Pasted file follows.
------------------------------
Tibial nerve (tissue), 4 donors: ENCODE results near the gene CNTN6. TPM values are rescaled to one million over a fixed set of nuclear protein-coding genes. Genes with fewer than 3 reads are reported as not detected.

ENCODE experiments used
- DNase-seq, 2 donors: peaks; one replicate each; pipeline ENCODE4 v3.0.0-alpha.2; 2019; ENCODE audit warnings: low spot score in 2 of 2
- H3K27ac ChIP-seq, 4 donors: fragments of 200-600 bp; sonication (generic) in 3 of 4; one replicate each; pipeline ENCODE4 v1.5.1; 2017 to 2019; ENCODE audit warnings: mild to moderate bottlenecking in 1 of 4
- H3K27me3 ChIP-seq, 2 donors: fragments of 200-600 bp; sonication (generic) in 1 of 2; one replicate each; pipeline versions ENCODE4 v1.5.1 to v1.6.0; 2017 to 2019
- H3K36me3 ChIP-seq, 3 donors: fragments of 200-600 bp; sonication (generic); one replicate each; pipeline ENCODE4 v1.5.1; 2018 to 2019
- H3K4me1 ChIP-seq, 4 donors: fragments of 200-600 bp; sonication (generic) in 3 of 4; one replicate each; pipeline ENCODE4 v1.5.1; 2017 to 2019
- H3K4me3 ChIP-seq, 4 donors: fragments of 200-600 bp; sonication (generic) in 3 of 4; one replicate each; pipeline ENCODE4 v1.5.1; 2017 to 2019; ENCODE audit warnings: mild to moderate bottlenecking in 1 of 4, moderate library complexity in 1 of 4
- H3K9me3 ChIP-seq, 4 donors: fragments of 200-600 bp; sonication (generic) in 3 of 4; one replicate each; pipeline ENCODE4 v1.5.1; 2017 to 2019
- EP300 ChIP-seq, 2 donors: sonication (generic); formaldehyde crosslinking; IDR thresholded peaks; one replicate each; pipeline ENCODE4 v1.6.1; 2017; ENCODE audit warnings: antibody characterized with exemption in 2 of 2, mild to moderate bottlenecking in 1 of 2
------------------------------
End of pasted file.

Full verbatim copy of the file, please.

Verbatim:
Tibial nerve (tissue), 4 donors: ENCODE results near the gene CNTN6. TPM values are rescaled to one million over a fixed set of nuclear protein-coding genes. Genes with fewer than 3 reads are reported as not detected.

ENCODE experiments used
- DNase-seq, 2 donors: peaks; one replicate each; pipeline ENCODE4 v3.0.0-alpha.2; 2019; ENCODE audit warnings: low spot score in 2 of 2
- H3K27ac ChIP-seq, 4 donors: fragments of 200-600 bp; sonication (generic) in 3 of 4; one replicate each; pipeline ENCODE4 v1.5.1; 2017 to 2019; ENCODE audit warnings: mild to moderate bottlenecking in 1 of 4
- H3K27me3 ChIP-seq, 2 donors: fragments of 200-600 bp; sonication (generic) in 1 of 2; one replicate each; pipeline versions ENCODE4 v1.5.1 to v1.6.0; 2017 to 2019
- H3K36me3 ChIP-seq, 3 donors: fragments of 200-600 bp; sonication (generic); one replicate each; pipeline ENCODE4 v1.5.1; 2018 to 2019
- H3K4me1 ChIP-seq, 4 donors: fragments of 200-600 bp; sonication (generic) in 3 of 4; one replicate each; pipeline ENCODE4 v1.5.1; 2017 to 2019
- H3K4me3 ChIP-seq, 4 donors: fragments of 200-600 bp; sonication (generic) in 3 of 4; one replicate each; pipeline ENCODE4 v1.5.1; 2017 to 2019; ENCODE audit warnings: mild to moderate bottlenecking in 1 of 4, moderate library complexity in 1 of 4
- H3K9me3 ChIP-seq, 4 donors: fragments of 200-600 bp; sonication (generic) in 3 of 4; one replicate each; pipeline ENCODE4 v1.5.1; 2017 to 2019
- EP300 ChIP-seq, 2 donors: sonication (generic); formaldehyde crosslinking; IDR thresholded peaks; one replicate each; pipeline ENCODE4 v1.6.1; 2017; ENCODE audit warnings: antibody characterized with exemption in 2 of 2, mild to moderate bottlenecking in 1 of 2